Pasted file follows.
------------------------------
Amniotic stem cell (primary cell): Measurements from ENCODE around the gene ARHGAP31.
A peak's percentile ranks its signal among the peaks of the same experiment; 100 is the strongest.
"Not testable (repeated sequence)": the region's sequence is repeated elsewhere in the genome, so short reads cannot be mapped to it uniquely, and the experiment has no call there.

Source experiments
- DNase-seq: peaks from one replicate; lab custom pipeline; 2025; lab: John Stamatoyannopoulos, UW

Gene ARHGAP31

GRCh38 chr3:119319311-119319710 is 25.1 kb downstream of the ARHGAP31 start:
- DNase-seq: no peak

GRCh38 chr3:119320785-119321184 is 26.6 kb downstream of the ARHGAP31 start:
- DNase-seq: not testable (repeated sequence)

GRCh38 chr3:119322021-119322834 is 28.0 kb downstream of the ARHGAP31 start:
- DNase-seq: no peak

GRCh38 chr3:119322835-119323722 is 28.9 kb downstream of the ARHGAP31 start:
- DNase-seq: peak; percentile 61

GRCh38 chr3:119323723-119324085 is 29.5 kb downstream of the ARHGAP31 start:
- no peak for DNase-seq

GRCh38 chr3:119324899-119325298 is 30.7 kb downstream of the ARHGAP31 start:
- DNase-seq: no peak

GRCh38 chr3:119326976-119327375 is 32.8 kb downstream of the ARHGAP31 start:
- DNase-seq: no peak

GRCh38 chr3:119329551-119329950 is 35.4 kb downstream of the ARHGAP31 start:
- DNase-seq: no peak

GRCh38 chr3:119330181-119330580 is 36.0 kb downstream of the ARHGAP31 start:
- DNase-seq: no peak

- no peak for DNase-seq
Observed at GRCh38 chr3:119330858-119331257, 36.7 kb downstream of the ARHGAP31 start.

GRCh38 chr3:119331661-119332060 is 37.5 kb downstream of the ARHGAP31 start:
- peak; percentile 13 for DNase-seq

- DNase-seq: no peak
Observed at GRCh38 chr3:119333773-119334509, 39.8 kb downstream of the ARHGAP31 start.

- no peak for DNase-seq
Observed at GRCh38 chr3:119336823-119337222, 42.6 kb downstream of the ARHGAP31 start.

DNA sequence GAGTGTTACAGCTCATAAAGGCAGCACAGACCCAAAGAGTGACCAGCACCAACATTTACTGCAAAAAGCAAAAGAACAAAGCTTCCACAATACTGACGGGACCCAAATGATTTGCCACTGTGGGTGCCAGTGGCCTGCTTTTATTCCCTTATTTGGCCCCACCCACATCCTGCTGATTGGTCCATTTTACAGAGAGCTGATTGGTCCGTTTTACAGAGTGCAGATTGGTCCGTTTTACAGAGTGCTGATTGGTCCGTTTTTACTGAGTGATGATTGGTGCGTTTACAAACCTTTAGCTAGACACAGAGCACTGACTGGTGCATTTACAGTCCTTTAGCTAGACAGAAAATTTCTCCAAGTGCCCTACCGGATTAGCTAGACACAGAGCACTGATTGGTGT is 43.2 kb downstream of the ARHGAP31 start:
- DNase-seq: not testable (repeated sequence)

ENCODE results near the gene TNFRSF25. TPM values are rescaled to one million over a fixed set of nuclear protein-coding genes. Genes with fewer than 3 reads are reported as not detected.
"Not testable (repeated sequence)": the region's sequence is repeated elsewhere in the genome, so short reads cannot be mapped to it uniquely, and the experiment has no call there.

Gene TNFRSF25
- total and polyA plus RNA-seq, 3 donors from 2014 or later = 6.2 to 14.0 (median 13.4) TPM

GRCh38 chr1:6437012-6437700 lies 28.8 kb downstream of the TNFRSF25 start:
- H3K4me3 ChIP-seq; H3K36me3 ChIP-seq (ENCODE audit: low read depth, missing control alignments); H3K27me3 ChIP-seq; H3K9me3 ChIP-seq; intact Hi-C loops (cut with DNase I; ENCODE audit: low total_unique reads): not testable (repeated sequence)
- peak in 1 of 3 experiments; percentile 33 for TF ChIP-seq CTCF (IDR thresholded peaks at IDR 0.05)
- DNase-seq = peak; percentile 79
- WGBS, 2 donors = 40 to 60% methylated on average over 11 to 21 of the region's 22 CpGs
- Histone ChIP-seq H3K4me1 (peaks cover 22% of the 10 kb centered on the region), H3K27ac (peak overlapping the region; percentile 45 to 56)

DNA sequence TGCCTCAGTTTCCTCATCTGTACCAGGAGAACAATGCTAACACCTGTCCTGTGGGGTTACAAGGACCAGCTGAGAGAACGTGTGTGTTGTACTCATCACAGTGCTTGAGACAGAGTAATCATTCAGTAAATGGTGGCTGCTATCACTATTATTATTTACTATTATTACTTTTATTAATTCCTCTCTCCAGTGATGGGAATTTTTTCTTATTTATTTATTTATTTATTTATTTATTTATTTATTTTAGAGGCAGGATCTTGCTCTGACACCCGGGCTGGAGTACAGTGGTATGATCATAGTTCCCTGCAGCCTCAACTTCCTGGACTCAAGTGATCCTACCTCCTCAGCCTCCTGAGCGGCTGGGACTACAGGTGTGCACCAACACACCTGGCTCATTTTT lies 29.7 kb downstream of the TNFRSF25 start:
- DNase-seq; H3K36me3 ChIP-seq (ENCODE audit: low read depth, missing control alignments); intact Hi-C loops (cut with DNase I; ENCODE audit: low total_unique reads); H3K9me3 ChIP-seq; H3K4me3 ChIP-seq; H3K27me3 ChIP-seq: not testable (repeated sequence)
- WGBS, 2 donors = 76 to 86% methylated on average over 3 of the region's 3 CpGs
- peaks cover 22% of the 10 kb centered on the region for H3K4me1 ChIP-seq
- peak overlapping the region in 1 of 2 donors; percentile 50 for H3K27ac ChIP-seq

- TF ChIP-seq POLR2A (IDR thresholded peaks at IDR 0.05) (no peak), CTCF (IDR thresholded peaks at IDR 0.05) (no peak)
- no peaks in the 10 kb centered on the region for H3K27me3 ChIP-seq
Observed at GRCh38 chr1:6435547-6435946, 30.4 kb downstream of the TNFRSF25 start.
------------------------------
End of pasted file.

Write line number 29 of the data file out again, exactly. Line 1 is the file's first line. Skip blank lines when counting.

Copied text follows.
- DNase-seq: no peak